That’s right. Once they say “yes,” you need to say, “thank you, I’m excited. I’ll have my representation contact you to figure out the details.” In the event that you don’t have “representation,” tell them you do anyway. Then leave the pitch meeting and call a few strong talent agencies or heavy-hitter entertainment law firms, and say, “Hi, I just sold my pitch Warner Brothers (or whomever you sell to) about five minutes ago. I’d like to discuss having your agency represent me on the deal.” Trust me, you’ll get represented pretty damn quickly.
Furthermore, do not, under any circumstances, stay in the meeting (either in person or on the phone) and continue to babble about the idea you just sold. The simple reason is that the longer you stay in the meeting after you get a “yes,” the more time you’re giving the person who just said “yes” to change their mind and give you a “no.” Don’t laugh, it happens far more than you could ever imagine.
While In A Pitch Meeting In Person, Find Their Clock
Finding the clock in the room will help you tremendously; because you’ll know that your pitch is dying if the person you’re pitching to shifts their eyes toward the clock. Should that happen, change what you’re talking about immediately, because they are about to end the meeting.
Don’t Wear A Watch To The Meeting
You’re probably nervous and anxious, and looking at your watch repeatedly is a sign of nervousness and being anxious. Thus, one way to stay relaxed is to not wear a watch.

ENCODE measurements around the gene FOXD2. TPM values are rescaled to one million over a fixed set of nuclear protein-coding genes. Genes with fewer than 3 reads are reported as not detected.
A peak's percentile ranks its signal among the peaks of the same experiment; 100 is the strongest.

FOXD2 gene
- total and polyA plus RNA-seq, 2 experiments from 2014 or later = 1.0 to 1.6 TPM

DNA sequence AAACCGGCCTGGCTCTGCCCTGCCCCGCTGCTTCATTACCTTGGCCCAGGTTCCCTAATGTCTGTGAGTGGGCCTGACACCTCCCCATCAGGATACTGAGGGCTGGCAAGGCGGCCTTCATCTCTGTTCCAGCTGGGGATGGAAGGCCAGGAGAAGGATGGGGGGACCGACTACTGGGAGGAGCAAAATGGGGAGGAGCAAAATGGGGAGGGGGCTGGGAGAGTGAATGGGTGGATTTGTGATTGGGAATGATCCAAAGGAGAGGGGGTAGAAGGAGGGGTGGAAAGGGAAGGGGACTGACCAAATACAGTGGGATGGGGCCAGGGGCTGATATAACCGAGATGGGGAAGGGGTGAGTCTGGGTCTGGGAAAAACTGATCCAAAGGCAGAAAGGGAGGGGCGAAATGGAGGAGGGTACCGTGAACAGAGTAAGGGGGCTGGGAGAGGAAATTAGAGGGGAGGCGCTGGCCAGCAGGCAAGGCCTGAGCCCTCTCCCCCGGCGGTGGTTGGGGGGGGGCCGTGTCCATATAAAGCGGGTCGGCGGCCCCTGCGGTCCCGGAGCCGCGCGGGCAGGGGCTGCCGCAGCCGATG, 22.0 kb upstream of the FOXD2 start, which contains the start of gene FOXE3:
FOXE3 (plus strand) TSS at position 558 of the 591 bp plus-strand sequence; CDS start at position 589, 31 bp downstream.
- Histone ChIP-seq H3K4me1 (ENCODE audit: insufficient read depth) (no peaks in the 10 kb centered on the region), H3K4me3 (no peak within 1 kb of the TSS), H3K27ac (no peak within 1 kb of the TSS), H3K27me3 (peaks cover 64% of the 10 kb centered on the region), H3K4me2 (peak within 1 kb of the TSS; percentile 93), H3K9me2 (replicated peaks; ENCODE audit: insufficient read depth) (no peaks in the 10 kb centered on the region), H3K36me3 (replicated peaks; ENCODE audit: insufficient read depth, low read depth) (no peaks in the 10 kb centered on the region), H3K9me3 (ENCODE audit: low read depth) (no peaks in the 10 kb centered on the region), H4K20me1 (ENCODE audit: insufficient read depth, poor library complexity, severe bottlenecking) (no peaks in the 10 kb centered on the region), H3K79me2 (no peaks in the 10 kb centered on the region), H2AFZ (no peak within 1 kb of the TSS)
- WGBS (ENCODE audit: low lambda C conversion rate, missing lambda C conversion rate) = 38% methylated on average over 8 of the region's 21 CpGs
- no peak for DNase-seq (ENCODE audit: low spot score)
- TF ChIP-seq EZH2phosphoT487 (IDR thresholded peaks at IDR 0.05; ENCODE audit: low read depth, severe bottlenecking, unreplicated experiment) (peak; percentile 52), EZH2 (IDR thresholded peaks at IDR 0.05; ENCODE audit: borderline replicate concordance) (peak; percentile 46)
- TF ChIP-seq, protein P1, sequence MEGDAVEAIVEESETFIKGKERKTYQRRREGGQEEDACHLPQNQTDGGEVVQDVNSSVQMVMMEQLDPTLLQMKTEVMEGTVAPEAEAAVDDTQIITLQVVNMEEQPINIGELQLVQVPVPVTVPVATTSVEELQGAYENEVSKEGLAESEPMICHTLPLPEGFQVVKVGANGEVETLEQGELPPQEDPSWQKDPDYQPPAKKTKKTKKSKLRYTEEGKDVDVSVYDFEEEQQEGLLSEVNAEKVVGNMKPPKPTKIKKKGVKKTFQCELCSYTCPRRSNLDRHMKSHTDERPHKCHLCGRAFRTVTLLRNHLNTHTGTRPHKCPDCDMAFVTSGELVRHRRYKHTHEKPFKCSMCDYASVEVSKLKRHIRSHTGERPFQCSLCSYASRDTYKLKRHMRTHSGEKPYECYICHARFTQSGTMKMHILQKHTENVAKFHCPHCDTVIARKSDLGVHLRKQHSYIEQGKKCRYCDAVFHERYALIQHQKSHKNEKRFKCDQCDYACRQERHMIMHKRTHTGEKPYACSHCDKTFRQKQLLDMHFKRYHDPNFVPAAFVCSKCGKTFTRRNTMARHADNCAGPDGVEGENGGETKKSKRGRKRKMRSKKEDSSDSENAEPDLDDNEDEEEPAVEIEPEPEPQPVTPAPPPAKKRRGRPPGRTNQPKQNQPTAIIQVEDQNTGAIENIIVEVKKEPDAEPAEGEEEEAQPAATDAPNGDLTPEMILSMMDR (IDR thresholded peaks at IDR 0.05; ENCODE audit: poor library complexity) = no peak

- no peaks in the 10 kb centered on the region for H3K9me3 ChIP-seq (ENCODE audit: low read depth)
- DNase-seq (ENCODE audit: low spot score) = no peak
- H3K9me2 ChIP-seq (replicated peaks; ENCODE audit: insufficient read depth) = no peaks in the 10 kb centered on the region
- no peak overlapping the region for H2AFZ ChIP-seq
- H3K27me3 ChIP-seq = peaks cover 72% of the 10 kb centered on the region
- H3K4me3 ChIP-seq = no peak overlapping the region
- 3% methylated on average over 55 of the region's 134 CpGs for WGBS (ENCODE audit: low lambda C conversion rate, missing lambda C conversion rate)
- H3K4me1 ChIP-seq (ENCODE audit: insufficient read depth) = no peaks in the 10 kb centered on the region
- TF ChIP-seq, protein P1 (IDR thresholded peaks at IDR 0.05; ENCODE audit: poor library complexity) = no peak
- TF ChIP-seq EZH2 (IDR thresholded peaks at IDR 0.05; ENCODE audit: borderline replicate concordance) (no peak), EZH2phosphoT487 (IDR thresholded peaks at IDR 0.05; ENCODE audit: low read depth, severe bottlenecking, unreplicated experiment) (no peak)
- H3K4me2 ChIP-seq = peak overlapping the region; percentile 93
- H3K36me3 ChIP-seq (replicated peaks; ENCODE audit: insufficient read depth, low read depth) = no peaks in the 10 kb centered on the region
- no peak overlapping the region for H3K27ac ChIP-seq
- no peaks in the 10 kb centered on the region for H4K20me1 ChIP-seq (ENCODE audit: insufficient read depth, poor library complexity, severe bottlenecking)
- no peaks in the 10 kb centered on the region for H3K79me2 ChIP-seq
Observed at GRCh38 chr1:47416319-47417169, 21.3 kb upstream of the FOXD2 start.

Learn About The Person You’re Pitching To
Upon entering their office, look for family pictures on their desk, diplomas on their wall, or any other personal item on display to ask them about. Better yet, you should know everything about them – or at least their basics (school attended, films produced, recent pitches purchased) before you meet them. The Internet is a wonderful tool, so use it! Remember, the pitch meet is not about you. It’s about your idea, and how the person receives it you’re pitching to.
In closing, the art of pitching is difficult to master, but then again, all art is difficult to master. Here’s to all of us becoming master “pitchers”. Thank you for lending me your eyes, and I hope to borrow them again next Tuesday!
Posted on April 26, 2011 in Features, Going Bionic by Hammad Zaidi
If you liked this article then you may also like the following Film Threat articles:
- PITCHING LUCAS
- IT’S AN ELECTION PITCH-A-THON!
- MAKE AN INDIE A MOGUL
- GOING BIONIC: DISTRIBUTING INDEPENDENT FILMS INTERNATIONALLY – WAKE-UP CALL! WELCOME TO YOUR 2011 “TO-DO” LIST
- GOING BIONIC: DISTRIBUTING INDEPENDENT FILMS INTERNATIONALLY – FIVE THINGS NOT TO DO UNTIL 2012